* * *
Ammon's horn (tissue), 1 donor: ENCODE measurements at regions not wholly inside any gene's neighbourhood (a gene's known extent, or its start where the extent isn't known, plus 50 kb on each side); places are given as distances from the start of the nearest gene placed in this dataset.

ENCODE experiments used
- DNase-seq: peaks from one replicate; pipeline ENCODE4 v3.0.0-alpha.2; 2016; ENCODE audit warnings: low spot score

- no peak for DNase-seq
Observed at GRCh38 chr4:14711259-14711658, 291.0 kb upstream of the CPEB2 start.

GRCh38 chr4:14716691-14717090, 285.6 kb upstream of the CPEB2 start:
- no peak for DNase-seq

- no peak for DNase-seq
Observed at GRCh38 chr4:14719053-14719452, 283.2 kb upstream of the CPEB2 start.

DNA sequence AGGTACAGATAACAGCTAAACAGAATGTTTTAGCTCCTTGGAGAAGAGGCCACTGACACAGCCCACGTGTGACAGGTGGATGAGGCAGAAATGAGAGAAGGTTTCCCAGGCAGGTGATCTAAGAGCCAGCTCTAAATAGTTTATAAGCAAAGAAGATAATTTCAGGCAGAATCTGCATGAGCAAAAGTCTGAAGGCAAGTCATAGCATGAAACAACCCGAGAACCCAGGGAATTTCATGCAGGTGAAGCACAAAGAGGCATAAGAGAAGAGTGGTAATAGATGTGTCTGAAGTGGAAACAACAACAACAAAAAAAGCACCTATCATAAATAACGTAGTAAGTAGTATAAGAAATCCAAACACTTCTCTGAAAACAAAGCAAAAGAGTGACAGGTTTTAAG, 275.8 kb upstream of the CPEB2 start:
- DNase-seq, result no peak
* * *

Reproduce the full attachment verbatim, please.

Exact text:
Ammon's horn (tissue), 1 donor: ENCODE measurements at regions not wholly inside any gene's neighbourhood (a gene's known extent, or its start where the extent isn't known, plus 50 kb on each side); places are given as distances from the start of the nearest gene placed in this dataset.

ENCODE experiments used
- DNase-seq: peaks from one replicate; pipeline ENCODE4 v3.0.0-alpha.2; 2016; ENCODE audit warnings: low spot score

- no peak for DNase-seq
Observed at GRCh38 chr4:14711259-14711658, 291.0 kb upstream of the CPEB2 start.

GRCh38 chr4:14716691-14717090, 285.6 kb upstream of the CPEB2 start:
- no peak for DNase-seq

- no peak for DNase-seq
Observed at GRCh38 chr4:14719053-14719452, 283.2 kb upstream of the CPEB2 start.

DNA sequence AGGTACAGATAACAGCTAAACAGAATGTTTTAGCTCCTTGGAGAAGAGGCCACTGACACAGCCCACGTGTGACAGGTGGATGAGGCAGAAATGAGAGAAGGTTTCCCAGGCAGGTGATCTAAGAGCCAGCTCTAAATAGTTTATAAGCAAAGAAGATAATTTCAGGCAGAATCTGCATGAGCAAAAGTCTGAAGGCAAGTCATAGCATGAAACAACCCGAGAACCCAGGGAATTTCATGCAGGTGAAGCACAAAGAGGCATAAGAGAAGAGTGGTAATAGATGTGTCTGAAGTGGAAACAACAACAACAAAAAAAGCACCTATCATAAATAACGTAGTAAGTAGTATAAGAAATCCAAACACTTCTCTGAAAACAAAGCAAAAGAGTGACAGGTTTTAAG, 275.8 kb upstream of the CPEB2 start:
- DNase-seq, result no peak